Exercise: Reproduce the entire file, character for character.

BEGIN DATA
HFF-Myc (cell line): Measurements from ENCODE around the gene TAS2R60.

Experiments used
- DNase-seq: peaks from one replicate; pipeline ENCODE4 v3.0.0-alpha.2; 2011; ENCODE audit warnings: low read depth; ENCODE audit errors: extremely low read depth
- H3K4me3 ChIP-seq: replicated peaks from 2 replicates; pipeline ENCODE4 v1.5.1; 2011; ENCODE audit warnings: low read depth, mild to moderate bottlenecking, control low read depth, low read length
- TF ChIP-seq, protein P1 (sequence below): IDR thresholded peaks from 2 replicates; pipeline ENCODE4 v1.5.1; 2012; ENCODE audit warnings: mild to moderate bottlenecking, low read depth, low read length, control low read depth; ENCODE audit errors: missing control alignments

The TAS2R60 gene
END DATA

HFF-Myc (cell line): Measurements from ENCODE around the gene TAS2R60.

Experiments used
- DNase-seq: peaks from one replicate; pipeline ENCODE4 v3.0.0-alpha.2; 2011; ENCODE audit warnings: low read depth; ENCODE audit errors: extremely low read depth
- H3K4me3 ChIP-seq: replicated peaks from 2 replicates; pipeline ENCODE4 v1.5.1; 2011; ENCODE audit warnings: low read depth, mild to moderate bottlenecking, control low read depth, low read length
- TF ChIP-seq, protein P1 (sequence below): IDR thresholded peaks from 2 replicates; pipeline ENCODE4 v1.5.1; 2012; ENCODE audit warnings: mild to moderate bottlenecking, low read depth, low read length, control low read depth; ENCODE audit errors: missing control alignments

The TAS2R60 gene